You’re in the Air Force now! 676



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One of the greatest ‘life lessons’ I received happened to me between the ages of eighteen and twenty – it was the two years I spent in the armed forces as a conscripted National Serviceman. I was still a British Citizen in those days and the powers that be installed me in the Royal Air Force, something no National Serviceman has any choice over. But I decided to get on with it even though I was about half way through an apprenticeship as a Graphic Designer!

This all started sixty three years ago, when virtually every young man was called up in an occupation of National importance, except those unfit or who deferred their conscription because of what I was doing – an apprenticeship. Yes, I could have postponed my service because of my employment, but I worked out that early service was going to cost me much less than the deferment would, so I thought I might as well get it over and done with straight away.

In retrospect, and at that time, National Service was about the best thing that happened to me, and to thousands of other young people like me I am sure. I learned a whole lot of life skills while I was there, skills that remained valuable to me right up to the present time. During my eight weeks ‘square-bashing’ I learned all about discipline, something rather brutally hammered into us by the drill instructors. It is the most basic, and yet the most important skill any serviceman needs to be familiar with, he needs to respond instantly to any command, without hesitation or argument, and even in civilian life discipline is worthwhile, as is respect! When you live in a comparatively small billet, with maybe twelve other men, it’s vital that you respect each other’s living space, their points of view and their privacy when they need it. We were also made to keep our billet tidy, beds properly made, floor polished and kit on display, all for the common good of everyone living there and to maintain that all important discipline. I’m afraid discipline, respect and tidiness are three skills that are noticeably non-existent in some of today’s young people!

Apart from these important basics, I learned to do precision drill, alongside about forty comrades. Very smart we were too, after eight weeks of drill practice – the attached photo of my platoon on our passing-out parade shows what I mean. I am the bloke on the extreme right of the picture, just about to march out of sight! We were taught how to fire, clean and maintain a rifle and a Bren gun, not things I’m frequently called on to do nowadays, but it did teach us the importance of looking after any equipment you are in charge of, whether it’s a typewriter, a paint brush or a fishing net.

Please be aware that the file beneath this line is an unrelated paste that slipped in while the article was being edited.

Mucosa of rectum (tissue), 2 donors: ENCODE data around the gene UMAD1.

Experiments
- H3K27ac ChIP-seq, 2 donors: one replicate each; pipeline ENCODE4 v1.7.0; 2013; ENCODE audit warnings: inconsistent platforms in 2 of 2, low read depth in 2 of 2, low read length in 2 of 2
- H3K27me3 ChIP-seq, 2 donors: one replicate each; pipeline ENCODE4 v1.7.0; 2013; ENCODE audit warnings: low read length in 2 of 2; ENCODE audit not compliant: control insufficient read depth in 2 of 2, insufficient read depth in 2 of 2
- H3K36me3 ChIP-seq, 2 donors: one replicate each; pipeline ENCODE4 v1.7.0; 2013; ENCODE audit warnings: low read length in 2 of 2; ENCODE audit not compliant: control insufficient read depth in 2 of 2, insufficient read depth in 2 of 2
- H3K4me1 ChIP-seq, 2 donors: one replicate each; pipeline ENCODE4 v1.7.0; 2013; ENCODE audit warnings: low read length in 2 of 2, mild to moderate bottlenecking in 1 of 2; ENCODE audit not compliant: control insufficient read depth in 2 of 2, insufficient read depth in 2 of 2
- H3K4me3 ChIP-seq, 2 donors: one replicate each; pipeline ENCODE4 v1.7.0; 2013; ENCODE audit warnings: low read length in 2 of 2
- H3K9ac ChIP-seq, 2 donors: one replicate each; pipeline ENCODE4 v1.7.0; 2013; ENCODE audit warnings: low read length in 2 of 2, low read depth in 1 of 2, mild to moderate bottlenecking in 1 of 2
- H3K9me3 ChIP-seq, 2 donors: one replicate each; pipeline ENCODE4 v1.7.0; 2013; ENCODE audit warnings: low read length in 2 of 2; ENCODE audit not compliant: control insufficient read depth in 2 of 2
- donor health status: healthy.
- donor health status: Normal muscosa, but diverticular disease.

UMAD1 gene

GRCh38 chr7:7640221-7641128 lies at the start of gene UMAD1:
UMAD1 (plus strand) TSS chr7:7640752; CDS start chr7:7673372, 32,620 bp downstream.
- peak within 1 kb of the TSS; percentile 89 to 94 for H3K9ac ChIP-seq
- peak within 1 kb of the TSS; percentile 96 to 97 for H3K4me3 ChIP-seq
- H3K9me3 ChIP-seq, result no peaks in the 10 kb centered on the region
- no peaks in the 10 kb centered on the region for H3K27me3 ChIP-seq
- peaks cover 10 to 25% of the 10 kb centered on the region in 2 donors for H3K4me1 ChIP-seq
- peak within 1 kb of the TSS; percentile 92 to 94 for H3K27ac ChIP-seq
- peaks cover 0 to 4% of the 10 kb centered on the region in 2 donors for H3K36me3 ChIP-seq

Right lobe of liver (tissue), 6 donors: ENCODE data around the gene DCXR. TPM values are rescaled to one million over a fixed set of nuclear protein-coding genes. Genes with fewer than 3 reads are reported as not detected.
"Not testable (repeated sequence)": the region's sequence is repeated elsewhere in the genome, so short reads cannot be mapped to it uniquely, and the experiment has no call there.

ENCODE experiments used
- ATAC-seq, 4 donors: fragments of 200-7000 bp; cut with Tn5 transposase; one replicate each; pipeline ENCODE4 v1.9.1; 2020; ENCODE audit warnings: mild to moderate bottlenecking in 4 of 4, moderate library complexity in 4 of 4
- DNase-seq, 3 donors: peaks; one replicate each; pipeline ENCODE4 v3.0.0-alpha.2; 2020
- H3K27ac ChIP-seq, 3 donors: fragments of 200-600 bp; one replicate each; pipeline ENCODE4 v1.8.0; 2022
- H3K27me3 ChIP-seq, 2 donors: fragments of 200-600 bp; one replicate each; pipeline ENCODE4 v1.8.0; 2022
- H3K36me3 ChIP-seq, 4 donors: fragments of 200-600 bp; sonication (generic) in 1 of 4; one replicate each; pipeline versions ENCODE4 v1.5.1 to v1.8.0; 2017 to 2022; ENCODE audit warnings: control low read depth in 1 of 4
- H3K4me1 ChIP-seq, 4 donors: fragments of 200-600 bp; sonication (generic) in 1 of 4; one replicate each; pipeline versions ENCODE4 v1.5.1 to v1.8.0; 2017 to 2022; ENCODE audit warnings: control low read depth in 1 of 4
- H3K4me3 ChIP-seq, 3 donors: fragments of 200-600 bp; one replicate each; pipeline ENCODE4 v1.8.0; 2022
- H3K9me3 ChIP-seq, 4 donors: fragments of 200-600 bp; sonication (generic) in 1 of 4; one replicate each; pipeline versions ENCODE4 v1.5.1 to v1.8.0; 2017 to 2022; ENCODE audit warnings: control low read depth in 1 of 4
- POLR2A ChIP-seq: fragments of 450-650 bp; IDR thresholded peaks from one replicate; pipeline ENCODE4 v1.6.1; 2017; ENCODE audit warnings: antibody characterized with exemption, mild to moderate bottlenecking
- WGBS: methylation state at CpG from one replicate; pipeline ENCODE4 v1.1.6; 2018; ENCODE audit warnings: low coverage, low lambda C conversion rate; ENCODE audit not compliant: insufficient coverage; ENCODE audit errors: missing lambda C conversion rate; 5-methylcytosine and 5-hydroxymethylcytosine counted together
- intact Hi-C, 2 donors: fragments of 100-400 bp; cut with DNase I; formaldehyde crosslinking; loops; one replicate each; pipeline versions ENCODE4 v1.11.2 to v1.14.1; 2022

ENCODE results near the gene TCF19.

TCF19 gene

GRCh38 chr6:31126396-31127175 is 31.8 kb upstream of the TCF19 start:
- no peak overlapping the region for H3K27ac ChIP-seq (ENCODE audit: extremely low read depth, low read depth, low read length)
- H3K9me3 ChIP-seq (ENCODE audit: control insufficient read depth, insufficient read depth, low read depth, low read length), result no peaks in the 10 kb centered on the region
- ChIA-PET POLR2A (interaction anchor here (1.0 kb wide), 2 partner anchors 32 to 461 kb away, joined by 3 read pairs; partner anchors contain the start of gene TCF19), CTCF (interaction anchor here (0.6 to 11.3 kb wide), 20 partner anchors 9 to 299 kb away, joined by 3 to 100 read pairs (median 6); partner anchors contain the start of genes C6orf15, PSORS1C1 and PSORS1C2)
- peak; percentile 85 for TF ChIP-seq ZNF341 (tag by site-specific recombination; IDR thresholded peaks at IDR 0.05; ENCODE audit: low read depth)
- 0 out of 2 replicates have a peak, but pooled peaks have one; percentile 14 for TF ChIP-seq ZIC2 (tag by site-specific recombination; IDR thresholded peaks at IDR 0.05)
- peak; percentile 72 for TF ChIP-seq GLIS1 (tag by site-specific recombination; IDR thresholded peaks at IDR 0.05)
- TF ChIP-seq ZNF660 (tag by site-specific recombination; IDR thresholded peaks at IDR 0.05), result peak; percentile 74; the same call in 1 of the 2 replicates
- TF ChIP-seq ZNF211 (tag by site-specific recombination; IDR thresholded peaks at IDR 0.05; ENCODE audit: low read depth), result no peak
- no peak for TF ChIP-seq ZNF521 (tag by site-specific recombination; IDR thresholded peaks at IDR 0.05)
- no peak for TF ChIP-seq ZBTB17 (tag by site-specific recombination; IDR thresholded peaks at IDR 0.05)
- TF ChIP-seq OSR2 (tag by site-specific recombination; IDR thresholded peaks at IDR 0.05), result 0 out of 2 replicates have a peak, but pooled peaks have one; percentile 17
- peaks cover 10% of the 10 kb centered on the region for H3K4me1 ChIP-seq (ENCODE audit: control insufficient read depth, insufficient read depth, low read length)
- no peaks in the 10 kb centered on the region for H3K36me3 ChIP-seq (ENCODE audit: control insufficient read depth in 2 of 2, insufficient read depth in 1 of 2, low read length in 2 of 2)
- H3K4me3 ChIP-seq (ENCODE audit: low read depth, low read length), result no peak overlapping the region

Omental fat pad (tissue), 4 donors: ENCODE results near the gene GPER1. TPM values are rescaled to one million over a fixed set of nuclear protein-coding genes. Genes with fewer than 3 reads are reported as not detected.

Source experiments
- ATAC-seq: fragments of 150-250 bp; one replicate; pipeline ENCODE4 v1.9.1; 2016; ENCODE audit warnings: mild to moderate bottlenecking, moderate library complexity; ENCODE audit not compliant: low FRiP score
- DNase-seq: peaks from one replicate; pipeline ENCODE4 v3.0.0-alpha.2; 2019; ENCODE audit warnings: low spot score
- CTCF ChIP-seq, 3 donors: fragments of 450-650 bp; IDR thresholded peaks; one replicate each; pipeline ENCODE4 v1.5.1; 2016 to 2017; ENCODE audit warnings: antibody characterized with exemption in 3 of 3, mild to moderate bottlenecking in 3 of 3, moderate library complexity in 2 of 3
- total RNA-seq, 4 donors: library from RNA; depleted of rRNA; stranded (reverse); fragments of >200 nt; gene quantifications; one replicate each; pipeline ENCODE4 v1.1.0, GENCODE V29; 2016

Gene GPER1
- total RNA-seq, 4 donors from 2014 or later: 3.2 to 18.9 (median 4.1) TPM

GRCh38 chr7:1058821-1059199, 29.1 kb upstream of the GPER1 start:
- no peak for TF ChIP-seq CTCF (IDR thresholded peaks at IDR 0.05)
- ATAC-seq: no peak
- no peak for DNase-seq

I, and my billet mates also discovered what a hard slog it was, working on ‘fatigues’; which meant, among other things, scrubbing baking trays in the cook-house or cleaning toilets in the billets. Performing those arduous duties we began to understand what our mothers had been putting up with on our behalf, for the previous eighteen years!

But at the end of the eight weeks I was certainly as fit as I had ever been in my life, if not fitter; and I have never managed to attain such health ever since, because the discipline is much more lax at home than it is in the services! And for the rest of my two years, which were served in a delightful part of England near Salcombe in South Devon,  I worked as a radar operator and had a great life. I made many friends, quite a few of whom I am still in contact with to this day, and literally stopped being a boy and became a man. It’s a period of my life about which I have no regrets, only thankfulness that I was fit enough to be able to enjoy so many opportunities to enjoy life and visit new places.

Do you think our youth could benefit from learning the same lessons I did in the Air Force?

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Brian Lee

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